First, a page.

"Sometimes it feels like I'm the only person awake in the whole country. People might find that a lonely thought. Not me. Being alone and loneliness aren't the same thing."
Some books bring us closer to experiences we would never have otherwise. For us, The Gritterman is one of those books. It's about an old man who comes to terms with ending a job that he's had his whole life—clearing snow and gritting paths, pavement and roads in the dark, blue-black hours of winter nights. He goes out for his last night of work on Christmas Eve. The gritterman's world is frigid, snowy, dimly lit, perpetually dank and clammy—but familiar and embraced by him. He loves it and is heartbroken to leave it. The narrative is honest, soulful and melancholic with funny, cheeky moments throughout.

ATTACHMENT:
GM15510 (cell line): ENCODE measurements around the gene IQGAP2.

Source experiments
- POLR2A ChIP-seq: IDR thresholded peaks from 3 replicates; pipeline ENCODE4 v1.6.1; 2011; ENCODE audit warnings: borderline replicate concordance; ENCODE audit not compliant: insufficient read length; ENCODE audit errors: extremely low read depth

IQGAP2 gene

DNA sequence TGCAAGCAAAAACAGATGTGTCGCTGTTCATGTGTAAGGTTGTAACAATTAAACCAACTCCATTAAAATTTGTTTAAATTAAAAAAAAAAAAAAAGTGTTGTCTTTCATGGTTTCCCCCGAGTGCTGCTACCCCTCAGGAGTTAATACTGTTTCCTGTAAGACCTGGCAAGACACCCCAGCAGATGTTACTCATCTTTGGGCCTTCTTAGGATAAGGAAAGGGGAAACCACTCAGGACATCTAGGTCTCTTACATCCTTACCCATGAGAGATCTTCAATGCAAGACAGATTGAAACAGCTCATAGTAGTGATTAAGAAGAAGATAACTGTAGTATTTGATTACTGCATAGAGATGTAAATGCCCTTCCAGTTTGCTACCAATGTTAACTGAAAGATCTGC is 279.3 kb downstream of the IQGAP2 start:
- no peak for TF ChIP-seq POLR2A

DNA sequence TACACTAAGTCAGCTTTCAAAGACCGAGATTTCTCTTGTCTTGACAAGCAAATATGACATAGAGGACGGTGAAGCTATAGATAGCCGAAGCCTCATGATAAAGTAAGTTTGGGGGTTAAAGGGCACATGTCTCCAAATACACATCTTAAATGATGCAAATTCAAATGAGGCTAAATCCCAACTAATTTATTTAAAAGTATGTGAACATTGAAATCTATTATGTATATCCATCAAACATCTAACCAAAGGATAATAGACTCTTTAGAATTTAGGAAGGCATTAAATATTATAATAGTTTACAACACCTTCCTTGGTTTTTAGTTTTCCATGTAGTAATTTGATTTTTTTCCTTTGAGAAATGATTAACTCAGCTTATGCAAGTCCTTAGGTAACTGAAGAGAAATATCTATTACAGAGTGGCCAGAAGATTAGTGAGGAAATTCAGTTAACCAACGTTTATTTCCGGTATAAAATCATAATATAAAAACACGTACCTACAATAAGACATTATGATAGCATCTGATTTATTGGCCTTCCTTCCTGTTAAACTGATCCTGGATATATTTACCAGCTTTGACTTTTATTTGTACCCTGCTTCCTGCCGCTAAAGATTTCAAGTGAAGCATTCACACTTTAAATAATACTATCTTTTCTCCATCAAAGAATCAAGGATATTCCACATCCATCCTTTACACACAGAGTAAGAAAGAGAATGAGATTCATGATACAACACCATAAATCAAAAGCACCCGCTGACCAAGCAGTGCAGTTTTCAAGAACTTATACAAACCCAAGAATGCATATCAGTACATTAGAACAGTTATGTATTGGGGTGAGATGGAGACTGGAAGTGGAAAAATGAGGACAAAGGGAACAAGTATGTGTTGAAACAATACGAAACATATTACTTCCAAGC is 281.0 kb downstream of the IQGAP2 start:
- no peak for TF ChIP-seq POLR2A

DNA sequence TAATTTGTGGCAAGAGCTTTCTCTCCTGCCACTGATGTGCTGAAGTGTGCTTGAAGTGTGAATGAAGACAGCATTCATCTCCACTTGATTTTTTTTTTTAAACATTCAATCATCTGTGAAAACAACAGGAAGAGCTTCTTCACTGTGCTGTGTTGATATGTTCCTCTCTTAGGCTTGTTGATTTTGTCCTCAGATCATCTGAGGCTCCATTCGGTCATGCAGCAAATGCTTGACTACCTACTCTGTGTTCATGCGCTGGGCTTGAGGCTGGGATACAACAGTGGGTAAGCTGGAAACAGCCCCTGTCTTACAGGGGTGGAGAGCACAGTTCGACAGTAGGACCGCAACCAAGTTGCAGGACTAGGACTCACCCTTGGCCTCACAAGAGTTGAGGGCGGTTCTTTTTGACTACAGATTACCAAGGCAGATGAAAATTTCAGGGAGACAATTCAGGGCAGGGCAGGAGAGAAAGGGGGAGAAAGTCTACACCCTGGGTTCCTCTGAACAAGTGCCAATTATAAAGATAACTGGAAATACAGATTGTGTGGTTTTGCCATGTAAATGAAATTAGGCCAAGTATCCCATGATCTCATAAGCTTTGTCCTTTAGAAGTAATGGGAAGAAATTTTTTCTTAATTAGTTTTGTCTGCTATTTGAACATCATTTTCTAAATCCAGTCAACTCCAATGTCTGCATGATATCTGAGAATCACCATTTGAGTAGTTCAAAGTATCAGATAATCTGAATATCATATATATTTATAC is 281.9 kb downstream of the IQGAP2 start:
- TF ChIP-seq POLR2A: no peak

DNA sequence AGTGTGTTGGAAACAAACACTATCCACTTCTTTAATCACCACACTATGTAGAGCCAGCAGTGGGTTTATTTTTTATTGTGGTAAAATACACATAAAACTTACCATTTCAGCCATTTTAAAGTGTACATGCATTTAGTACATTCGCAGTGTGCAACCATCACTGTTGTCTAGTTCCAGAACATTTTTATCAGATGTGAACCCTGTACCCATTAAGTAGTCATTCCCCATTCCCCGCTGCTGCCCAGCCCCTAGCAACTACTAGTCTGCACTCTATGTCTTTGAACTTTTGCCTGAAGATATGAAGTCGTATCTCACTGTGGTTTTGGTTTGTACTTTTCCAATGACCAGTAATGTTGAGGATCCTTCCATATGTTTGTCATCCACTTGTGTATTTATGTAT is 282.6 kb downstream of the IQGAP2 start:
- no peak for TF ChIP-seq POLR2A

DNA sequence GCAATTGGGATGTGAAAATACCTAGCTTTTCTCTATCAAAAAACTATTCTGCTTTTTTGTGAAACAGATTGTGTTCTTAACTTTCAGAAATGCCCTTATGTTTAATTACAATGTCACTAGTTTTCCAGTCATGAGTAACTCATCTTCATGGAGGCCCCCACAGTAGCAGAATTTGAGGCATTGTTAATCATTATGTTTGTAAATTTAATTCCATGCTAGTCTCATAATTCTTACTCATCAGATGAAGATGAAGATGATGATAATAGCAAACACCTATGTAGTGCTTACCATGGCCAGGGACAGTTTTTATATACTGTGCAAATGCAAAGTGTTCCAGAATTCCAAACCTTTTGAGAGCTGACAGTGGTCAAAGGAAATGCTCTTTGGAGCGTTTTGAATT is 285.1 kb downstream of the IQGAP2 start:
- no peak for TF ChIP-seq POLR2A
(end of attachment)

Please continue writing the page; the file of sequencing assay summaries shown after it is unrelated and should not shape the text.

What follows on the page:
One of the best things about The Gritterman is that its author, who's also a musician, Orlando Weeks (formerly of The Maccabees), put out a companion album with music and songs written and performed by him and a narration of the story by Paul Whitehouse. It's available on iTunes. Swipe one frame over and turn up the volume to listen to the opening lines of the story.
If you love quiet, beautiful stories, seek out this one from across the pond. Far and away one of our favorite books published last year. The Gritterman was written and illustrated by Orlando Weeks and published by Particular Books.